Hopdoddy Burger Bar recently submitted construction plans to the city for the buildout of a 3,672 square foot restaurant located at 670 Central Avenue, replacing the offices of Peregrine Construction Group.
The fast-casual burger joint was founded in Austin, TX in 2010. With a focus on fresh ingredients, antibiotic and hormone-free beef ground in-house, thick shakes, and hand-cut fries, Hopdoddy built a following that has allowed them to expand into California, Colorado, Arizona, and now Florida. There are over 30 locations nationwide.
Along with the classic burger, Hopddody also offers turkey, chicken, bison, ahi-tuna and two meatless burgers, the Impossible Burger and a black beans and corn patty.
The menu is filled with around fifteen imaginative burger creations, such as El Diablo, an angus beef burger topped with Tillamook pepper jack, habañeros, serranos, caramelized onions, salsa roja, chipotle aioli, lettuce, and tomato.
As well as hand-spun milkshakes, Hopdoddy is also known for having an extensive beer menu featuring many local craft beers.
The announcement of Hopdoddy comes just a few months after City Council’s approval of the Storefront Conservation Corridor Plan, which was implemented to protect local businesses along the city’s most trafficked retail corridors.
The plan doesn’t explicitly ban chains, but instead introduced minimum and maximum store widths along Central Avenue and Beach Drive, established business assistance grants to keep small businesses in place, and defined “legacy businesses” that helped make St. Pete special.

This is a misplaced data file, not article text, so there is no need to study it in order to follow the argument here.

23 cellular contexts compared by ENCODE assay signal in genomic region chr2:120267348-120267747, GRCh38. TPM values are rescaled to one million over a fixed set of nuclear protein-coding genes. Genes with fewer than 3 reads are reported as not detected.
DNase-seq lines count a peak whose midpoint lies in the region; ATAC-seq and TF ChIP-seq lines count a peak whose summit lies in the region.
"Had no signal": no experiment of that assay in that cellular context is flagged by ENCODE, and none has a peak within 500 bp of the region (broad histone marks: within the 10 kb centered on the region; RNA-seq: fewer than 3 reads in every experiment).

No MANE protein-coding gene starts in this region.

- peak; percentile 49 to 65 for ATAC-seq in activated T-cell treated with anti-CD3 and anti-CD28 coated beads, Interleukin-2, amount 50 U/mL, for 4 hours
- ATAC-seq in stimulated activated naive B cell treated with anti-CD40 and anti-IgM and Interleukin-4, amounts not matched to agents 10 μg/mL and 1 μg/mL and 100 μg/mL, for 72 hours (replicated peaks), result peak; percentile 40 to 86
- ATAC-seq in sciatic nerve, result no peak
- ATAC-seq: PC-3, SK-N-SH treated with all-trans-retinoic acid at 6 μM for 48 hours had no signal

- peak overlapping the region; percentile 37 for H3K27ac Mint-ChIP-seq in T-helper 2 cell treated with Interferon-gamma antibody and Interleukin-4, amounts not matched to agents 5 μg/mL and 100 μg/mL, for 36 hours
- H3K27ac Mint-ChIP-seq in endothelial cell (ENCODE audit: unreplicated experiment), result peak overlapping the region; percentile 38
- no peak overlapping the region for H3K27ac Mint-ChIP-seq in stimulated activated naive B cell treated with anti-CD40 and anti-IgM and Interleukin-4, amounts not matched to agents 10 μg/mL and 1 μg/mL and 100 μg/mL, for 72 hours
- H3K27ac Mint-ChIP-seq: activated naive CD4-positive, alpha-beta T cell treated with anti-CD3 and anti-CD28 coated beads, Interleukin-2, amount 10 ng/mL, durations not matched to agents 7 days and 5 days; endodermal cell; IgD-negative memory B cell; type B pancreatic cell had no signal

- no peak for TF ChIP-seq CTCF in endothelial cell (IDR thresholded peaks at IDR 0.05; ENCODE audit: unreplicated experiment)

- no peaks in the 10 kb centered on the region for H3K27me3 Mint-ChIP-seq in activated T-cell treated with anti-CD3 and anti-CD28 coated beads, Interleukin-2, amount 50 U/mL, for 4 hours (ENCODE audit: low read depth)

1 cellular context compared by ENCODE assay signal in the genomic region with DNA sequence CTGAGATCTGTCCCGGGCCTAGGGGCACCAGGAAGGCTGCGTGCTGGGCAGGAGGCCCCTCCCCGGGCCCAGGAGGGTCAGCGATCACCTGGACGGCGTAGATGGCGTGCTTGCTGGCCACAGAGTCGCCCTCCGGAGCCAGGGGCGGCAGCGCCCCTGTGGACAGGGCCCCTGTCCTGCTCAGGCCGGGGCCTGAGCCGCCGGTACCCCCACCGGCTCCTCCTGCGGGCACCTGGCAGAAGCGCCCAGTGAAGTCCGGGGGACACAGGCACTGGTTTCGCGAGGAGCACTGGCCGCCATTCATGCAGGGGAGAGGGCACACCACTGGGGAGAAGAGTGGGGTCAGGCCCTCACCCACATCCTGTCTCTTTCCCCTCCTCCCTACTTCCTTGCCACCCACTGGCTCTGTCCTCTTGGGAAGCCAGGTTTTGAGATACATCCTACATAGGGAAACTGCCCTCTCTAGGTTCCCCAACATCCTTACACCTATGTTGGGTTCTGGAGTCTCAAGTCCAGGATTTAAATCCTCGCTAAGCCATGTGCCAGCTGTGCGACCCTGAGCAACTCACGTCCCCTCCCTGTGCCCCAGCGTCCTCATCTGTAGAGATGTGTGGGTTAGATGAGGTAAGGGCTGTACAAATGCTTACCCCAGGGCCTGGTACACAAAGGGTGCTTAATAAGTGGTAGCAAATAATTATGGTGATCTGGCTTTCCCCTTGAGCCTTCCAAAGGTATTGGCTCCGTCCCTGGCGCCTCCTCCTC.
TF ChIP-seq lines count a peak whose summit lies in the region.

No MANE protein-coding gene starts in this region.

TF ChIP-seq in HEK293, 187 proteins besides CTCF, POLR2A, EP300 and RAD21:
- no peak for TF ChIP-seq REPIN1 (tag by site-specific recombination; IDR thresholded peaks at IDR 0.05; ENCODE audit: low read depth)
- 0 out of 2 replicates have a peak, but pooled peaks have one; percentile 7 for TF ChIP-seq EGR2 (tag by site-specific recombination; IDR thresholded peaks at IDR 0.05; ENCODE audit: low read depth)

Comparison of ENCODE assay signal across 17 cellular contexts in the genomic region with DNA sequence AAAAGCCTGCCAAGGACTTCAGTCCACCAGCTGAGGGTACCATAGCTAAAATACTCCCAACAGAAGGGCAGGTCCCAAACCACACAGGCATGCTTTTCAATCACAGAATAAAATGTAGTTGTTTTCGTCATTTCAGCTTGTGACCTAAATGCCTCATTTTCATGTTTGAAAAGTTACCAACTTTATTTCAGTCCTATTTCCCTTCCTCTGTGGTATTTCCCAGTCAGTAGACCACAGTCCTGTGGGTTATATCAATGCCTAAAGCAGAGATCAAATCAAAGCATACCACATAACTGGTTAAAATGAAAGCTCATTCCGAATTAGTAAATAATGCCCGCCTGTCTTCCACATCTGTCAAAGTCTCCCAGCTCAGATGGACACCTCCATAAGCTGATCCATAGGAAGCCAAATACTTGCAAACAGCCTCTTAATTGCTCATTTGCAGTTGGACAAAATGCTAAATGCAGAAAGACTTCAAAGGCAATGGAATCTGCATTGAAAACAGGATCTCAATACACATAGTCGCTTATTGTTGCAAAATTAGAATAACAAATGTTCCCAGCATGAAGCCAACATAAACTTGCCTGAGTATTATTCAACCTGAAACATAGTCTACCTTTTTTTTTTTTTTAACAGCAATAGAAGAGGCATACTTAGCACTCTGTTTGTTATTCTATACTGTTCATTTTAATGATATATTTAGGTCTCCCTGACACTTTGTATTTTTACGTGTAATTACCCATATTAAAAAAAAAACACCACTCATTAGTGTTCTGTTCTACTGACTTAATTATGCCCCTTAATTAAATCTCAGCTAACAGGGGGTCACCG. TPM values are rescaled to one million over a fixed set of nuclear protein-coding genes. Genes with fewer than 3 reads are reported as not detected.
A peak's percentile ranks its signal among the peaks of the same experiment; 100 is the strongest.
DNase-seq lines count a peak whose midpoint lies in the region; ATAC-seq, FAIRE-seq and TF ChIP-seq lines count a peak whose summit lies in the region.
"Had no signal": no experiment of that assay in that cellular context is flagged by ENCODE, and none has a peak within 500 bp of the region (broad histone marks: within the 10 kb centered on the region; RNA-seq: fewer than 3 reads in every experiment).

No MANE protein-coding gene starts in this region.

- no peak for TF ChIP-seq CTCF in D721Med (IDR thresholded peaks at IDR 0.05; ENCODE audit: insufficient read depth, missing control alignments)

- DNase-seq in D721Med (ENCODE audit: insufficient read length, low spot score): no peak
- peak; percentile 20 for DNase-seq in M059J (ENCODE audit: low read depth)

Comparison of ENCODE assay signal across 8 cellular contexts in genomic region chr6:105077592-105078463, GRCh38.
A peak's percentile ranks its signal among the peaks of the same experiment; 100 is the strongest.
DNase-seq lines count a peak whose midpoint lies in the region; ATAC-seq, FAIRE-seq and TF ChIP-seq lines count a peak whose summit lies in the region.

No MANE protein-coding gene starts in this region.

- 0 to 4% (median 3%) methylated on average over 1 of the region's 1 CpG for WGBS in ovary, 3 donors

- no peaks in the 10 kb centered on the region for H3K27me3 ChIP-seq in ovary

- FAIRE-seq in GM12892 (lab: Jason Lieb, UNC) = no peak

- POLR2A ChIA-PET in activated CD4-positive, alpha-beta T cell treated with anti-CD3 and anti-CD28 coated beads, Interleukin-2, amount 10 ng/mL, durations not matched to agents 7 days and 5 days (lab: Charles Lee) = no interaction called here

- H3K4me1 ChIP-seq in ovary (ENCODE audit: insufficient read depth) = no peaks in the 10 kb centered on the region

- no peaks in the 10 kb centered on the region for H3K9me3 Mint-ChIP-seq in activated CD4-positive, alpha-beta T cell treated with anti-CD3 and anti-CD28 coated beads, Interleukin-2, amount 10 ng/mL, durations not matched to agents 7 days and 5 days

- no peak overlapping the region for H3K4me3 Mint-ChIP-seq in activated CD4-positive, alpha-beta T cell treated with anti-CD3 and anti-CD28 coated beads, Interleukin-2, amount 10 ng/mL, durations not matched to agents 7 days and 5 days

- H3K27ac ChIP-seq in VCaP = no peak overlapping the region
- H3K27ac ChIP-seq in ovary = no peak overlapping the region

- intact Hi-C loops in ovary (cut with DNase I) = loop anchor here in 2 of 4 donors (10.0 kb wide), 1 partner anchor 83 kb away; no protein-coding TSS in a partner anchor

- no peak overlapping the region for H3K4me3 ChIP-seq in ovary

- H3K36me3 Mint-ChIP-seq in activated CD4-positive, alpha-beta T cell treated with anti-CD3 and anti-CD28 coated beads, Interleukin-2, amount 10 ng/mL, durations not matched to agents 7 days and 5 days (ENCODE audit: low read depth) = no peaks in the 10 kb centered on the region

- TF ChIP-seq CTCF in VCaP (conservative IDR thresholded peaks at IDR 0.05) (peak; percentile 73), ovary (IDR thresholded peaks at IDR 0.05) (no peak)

Although the plan may deter larger chains like McDonald’s or Burger King, you can probably expect to see more regional chains with flexible design standards, such as Hopdoddy, opening in the future. In fact, there are already a handful of them downtown, such as Bento Asian Kitchen + Sushi, Simple Greek, Pour Taproom, and Oak and Stone.
And while the Storefront Conservation Corridor Plan has good intentions, not everyone is on board. Local developers and building owners along Central Avenue fear the plan will drive up development costs, which will be passed on to the tenants in the form of higher rents. It also could potentially prevent local businesses from expanding into adjacent spaces. And while City Council is seeking to address some of the concerns, the plan has already been adopted.
We’ll have to wait and see the impact the plan has on St Pete’s most popular retail corridors, but for now at least it’s making it more difficult for the big chains to put down roots.
Hopdoddy Burger Bar is currently in permitting and expected to debut at 670 Central Avenue by early 2020.